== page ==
he would be quoting, by paragraph number, an article of national
law. In the late 1970s he actually became a politician in Haryana,
and briefly education minister. But he fell out with the govern-
ment when police fired on protesting bonded workers, and after
that he was a one-man political party.

As such, he cast his interests wide. He took up the cause of tribal
peoples without land rights and of farmers who could not get fair
prices. He campaigned for better treatment of Dalits overall and
pushed for laws empowering women, leading marches across In-
dia to protest against sati and female foeticide. In the villages,
where he explained that God had created the Sun and Moon for
men and women alike, he was feted as a celebrity, garlanded with
marigolds and led round on elephants. The attention embarrassed
him, but the publicity was good: the same reasoning that led him
to appear in 2011 on the reality-tv show “Bigg Boss”, where he
hoped he could bring peace to the other contestants in the house.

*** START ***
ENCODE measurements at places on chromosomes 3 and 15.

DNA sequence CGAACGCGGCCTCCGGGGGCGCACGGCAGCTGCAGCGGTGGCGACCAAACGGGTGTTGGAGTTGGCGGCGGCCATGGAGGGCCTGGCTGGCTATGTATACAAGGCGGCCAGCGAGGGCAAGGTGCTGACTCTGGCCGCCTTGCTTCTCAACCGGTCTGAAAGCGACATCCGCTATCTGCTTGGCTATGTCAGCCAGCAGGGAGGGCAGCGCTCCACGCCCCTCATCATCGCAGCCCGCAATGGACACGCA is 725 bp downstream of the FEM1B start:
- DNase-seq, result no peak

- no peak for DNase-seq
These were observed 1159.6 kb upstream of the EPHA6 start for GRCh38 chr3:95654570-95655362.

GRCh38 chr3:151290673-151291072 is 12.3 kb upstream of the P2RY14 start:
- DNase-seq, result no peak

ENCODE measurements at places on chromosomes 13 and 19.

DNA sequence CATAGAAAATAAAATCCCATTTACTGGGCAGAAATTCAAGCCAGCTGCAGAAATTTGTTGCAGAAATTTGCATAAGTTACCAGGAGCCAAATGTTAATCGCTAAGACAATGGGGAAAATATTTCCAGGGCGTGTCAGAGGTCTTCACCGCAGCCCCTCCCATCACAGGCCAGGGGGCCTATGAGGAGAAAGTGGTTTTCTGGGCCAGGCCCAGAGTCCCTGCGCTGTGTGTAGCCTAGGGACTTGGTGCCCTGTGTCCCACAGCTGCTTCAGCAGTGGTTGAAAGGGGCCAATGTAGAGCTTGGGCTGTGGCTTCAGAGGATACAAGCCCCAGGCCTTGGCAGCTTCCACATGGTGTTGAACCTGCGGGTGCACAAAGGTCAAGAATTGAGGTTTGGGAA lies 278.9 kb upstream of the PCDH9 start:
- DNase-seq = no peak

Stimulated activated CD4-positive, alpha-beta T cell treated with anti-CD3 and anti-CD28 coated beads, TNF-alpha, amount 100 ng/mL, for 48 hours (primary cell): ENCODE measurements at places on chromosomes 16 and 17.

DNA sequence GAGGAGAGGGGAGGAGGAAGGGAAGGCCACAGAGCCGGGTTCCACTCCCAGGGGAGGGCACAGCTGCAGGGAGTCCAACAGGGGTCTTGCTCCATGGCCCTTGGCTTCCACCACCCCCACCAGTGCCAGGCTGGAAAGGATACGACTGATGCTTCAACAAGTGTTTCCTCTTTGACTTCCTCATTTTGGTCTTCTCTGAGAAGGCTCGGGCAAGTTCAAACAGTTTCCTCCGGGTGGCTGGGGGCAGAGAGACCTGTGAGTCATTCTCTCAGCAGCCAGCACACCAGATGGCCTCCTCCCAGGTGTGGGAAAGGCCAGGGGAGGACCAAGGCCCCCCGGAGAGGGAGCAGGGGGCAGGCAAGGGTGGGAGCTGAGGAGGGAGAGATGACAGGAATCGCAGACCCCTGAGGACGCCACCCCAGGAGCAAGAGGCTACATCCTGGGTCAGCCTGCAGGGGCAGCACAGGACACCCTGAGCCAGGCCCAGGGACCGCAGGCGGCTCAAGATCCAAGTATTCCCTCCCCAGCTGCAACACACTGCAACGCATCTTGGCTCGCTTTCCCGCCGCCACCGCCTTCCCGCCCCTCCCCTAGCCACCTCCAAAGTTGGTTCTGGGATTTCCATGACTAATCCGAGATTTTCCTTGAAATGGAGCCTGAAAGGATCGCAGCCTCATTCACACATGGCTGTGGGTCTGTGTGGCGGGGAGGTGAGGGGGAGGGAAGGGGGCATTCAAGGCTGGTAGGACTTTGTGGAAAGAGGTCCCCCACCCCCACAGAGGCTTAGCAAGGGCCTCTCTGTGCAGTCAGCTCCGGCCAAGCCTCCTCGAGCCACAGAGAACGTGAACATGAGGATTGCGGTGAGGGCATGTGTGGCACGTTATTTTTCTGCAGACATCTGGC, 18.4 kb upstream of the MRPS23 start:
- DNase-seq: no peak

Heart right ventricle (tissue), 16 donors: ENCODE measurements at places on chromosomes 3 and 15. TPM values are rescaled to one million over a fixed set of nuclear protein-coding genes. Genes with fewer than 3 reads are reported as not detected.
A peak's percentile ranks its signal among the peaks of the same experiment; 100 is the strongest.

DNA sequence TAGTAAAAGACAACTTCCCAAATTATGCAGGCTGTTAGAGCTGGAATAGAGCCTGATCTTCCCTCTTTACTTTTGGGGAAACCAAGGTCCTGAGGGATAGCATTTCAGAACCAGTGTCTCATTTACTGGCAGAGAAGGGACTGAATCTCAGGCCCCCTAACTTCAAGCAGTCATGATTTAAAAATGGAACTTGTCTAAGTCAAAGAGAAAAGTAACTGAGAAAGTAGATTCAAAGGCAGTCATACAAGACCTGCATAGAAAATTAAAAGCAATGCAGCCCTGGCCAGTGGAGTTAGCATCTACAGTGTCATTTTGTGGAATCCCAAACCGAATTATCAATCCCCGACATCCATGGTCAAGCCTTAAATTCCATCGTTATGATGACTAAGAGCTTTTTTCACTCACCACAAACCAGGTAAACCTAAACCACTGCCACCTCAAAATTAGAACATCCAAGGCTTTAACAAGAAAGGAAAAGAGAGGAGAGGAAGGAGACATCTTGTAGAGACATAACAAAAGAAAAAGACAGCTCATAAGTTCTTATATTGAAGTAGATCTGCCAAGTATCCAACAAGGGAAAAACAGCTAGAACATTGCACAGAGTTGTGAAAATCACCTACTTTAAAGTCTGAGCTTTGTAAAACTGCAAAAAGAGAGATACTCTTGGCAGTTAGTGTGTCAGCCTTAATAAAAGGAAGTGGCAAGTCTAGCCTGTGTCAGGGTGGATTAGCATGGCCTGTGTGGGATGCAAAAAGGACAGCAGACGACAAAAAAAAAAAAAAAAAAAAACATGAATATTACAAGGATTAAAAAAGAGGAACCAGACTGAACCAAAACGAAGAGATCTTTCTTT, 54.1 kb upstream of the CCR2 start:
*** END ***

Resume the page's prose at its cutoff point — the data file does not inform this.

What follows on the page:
In that role of peacemaker, he also trekked in 2011 into the for-
ests of Chhattisgarh to oversee the handover by Maoist rebels of
five abducted policemen. (In general, he thought the Maoists had
been driven to violence by injustice, and urged the Indian govern-
ment to talk to them.) He called often for dialogue with Muslims,
too. This sort of thing got him regularly beaten up as anti-Hindu, a
suggestion with which he had no patience. Certainly he rejected
barbarisms such as sati, or the superstitious worship of stone
idols. But the true enemies of Hinduism were elsewhere, in the
Hindutva movement championed by the prime minister, Naren-
dra Modi: fundamentalists who had perverted the sacred, inclu-
sive power of Hinduism for partisan and nationalist ends. He saw
nothing but calamity in the growth of that ideology in India.

His work with bonded labourers also caused him disappoint-
ment. Relatively speaking, he had rescued few, and the practice
went boldly on. He might have taken heart, though, from the num-
ber who came to his funeral, shyly recounting to reporters the hor-
ror of their work before, and their hopes now. They, in particular,
were glad he had not made his sanyasa in some remote mountain
or forest but with them, in the weariness and pain and dust. 7

Swami Agnivesh (Vepa Shyam Rao), champion of India’s
indentured labourers, died on September 11th, aged 80

Of human bondage

Swami AgniveshObituary